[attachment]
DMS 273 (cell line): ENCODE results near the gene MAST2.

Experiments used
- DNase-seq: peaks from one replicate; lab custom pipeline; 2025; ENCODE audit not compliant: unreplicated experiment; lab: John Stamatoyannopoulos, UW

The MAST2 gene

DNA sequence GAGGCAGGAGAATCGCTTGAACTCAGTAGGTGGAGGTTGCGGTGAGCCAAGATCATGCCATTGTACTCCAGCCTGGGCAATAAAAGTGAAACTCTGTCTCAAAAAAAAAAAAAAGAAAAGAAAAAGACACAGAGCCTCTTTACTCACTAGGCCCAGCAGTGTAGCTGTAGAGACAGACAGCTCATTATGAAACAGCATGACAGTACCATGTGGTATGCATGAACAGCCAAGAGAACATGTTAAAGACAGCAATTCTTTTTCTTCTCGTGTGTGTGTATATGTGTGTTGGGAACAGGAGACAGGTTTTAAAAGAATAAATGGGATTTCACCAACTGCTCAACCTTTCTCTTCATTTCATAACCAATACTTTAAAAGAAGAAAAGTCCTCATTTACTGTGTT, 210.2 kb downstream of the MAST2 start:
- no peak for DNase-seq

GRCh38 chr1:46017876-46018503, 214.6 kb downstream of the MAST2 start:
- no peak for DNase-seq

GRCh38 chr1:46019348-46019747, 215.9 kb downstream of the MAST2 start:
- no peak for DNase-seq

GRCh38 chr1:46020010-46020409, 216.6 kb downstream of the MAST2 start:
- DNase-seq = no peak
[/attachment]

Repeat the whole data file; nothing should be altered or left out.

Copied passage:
DMS 273 (cell line): ENCODE results near the gene MAST2.

Experiments used
- DNase-seq: peaks from one replicate; lab custom pipeline; 2025; ENCODE audit not compliant: unreplicated experiment; lab: John Stamatoyannopoulos, UW

The MAST2 gene

DNA sequence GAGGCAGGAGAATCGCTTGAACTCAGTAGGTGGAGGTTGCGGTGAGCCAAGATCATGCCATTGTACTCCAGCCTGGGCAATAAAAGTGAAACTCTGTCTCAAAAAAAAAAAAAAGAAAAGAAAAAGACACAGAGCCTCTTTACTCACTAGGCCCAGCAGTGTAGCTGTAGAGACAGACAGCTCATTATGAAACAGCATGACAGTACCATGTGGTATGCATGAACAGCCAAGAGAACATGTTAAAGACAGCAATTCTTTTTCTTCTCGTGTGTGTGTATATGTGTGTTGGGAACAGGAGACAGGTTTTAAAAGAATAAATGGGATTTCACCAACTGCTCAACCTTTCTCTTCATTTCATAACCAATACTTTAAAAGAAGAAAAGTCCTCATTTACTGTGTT, 210.2 kb downstream of the MAST2 start:
- no peak for DNase-seq

GRCh38 chr1:46017876-46018503, 214.6 kb downstream of the MAST2 start:
- no peak for DNase-seq

GRCh38 chr1:46019348-46019747, 215.9 kb downstream of the MAST2 start:
- no peak for DNase-seq

GRCh38 chr1:46020010-46020409, 216.6 kb downstream of the MAST2 start:
- DNase-seq = no peak